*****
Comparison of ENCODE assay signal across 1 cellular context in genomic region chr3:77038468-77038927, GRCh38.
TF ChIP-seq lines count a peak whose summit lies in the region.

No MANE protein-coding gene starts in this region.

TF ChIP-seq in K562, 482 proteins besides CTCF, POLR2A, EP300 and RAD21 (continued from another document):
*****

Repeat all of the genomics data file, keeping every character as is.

Comparison of ENCODE assay signal across 1 cellular context in genomic region chr3:77038468-77038927, GRCh38.
TF ChIP-seq lines count a peak whose summit lies in the region.

No MANE protein-coding gene starts in this region.

TF ChIP-seq in K562, 482 proteins besides CTCF, POLR2A, EP300 and RAD21 (continued from another document):